WASHINGTON, April 11, 2014 /PRNewswire/ -- The Community Oncology Alliance (COA) has issued a statement on the release of physician-specific Medicare reimbursement claims data by the Centers for Medicare & Medicaid Services (CMS) in which COA outlines serious concerns with the data. COA finds the data to be incomplete, biased, without context, and an unrepresentative sample of Medicare reimbursement claims data submitted by oncologists. Most alarming are the invalid assessments of oncologist productivity that can compound the challenges and decisions facing seniors and other cancer patients.
"I have been an oncologist for 29 years, have treated over 18,000 patients, and I have never seen anything from our government so irresponsible and with such potential to endanger the treatment of cancer patients nationwide," said Mark Thompson, MD, COA president and an oncologist at The Zangmeister Center in Columbus, Ohio. "News stories based on erroneous analyses of Medicare claims data will only serve to add angst and confusion to the already stressful challenges of Americans dealing with cancer."
According to COA's analysis of the Medicare data files, the incomplete nature of the data released, in conjunction with Medicare billing regulations, invalidates CMS' stated purpose that the data "will help beneficiaries and consumers better understand how care is delivered through the Medicare program." COA's statement details specific reasons why comparisons between community oncologists and hospital oncologists are apples to oranges and why comparisons among community oncologists are meaningless.
COA strongly supports identifying physicians abusing the Medicare system by fraudulently billing, as well as increasing the transparency and accountability in medical care, as evidenced by COA's Oncology Medical Home and payment reform initiatives. However, Medicare reimbursement claims data, devoid of any quality and value metrics, and distorted by Medicare billing regulations, will not increase transparency. It will only confuse and cloud cancer patients' decision making.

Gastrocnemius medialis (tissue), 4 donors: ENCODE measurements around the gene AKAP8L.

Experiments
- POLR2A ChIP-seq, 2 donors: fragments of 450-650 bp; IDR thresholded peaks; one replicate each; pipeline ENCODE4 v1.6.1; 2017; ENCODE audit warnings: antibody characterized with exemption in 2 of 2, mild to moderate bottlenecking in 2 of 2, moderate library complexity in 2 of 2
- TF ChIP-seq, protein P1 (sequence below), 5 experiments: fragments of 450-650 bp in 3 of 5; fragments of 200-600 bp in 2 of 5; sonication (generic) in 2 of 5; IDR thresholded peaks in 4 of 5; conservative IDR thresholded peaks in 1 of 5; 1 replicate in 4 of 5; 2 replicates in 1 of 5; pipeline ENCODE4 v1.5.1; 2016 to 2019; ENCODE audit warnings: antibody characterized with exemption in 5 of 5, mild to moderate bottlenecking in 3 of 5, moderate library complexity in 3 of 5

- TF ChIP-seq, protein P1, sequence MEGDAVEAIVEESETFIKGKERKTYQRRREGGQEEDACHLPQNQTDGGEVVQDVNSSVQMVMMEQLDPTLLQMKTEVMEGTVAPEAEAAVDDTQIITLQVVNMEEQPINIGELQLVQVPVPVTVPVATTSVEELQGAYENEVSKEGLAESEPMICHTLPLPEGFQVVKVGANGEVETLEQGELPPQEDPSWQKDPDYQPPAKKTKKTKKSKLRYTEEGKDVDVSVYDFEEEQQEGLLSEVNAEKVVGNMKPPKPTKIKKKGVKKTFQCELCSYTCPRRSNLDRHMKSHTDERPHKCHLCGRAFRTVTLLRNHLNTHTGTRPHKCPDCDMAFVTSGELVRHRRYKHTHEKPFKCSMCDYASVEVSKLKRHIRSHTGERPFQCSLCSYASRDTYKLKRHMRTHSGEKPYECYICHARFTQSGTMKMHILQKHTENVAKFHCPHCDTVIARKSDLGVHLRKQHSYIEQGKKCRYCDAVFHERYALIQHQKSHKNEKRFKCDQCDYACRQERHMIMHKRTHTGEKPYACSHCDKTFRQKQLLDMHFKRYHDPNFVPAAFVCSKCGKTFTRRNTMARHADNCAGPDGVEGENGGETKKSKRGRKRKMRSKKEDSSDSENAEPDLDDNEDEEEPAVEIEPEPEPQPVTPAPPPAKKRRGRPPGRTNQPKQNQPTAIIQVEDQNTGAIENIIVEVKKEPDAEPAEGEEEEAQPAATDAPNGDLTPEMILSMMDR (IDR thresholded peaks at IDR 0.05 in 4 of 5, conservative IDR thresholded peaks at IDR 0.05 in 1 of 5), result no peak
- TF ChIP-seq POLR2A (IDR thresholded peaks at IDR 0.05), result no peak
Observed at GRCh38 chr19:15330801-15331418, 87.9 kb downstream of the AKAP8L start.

"I am appalled that CMS would not allow physicians to check the accuracy of their data and to anticipate patients' questions before release to the public," stated Ted Okon, executive director of COA. "CMS obviously released the data files in advance to select news outlets to develop data search and reporting tools that are facilitating distortion of this incomplete data. This calls into question whether this is about enhancing the quality and value of medical care or simply driving down costs by creating mistrust between patients and their physicians."
The full statement can be found here.
About Community Oncology Alliance (COA)
The Community Oncology Alliance (COA) is a non-profit organization dedicated solely to community cancer care, where almost 65% Americans with cancer are treated. Since its formation more than 10 years ago, COA has led community cancer clinics in navigating the increasingly challenging environment to provide efficiencies, patient advocacy and proactive solutions to the Congress and policy makers. COA members have testified before both chambers of Congress, authored cancer care demonstration projects, and been instrumental in the passage of oral cancer drug parity legislation, among many other initiatives. More information can be found at the COA website.
COA is leading a multi-stakeholder group that is developing and implementing an Oncology Medical Home cancer care model and is advancing payment reform for cancer care. More information can be found at the Oncology Medical Home website.
About COA Patient Advocacy Network (CPAN)
The COA Patient Advocacy Network (CPAN) was created in 2010 to advocate for access to local affordable care for all cancer patients. More information can be found at the CPAN website.
SOURCE Community Oncology Alliance